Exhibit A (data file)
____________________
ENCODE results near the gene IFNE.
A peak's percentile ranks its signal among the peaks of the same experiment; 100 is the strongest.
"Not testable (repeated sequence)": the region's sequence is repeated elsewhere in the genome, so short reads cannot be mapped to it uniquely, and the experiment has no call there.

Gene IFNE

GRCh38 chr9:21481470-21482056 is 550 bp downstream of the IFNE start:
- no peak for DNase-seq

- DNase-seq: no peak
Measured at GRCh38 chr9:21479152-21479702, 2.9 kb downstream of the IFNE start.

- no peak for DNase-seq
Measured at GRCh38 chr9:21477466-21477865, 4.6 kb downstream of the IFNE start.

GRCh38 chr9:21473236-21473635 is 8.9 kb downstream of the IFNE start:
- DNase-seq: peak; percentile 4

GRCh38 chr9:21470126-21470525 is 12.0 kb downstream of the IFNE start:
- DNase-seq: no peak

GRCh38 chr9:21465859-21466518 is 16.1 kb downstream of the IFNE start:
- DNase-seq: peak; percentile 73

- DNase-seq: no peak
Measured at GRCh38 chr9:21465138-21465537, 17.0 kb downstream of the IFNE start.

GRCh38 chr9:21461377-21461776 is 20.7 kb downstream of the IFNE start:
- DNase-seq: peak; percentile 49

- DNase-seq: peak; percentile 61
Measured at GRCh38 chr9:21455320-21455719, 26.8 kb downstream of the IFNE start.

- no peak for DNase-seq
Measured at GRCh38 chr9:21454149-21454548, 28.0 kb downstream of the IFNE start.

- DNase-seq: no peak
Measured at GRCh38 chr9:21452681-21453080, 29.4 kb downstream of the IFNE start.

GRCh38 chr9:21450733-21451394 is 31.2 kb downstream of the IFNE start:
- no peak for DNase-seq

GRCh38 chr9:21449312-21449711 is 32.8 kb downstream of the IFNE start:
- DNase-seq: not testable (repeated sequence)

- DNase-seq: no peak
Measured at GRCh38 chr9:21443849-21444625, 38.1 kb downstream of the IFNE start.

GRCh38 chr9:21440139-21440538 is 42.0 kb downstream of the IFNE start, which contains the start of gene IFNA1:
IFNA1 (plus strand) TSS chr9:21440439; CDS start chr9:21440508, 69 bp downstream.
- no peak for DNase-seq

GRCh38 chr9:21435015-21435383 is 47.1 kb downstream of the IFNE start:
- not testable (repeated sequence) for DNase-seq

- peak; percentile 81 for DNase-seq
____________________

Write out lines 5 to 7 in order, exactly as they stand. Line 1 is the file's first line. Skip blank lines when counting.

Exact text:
GRCh38 chr9:21481470-21482056 is 550 bp downstream of the IFNE start:
- no peak for DNase-seq

- DNase-seq: no peak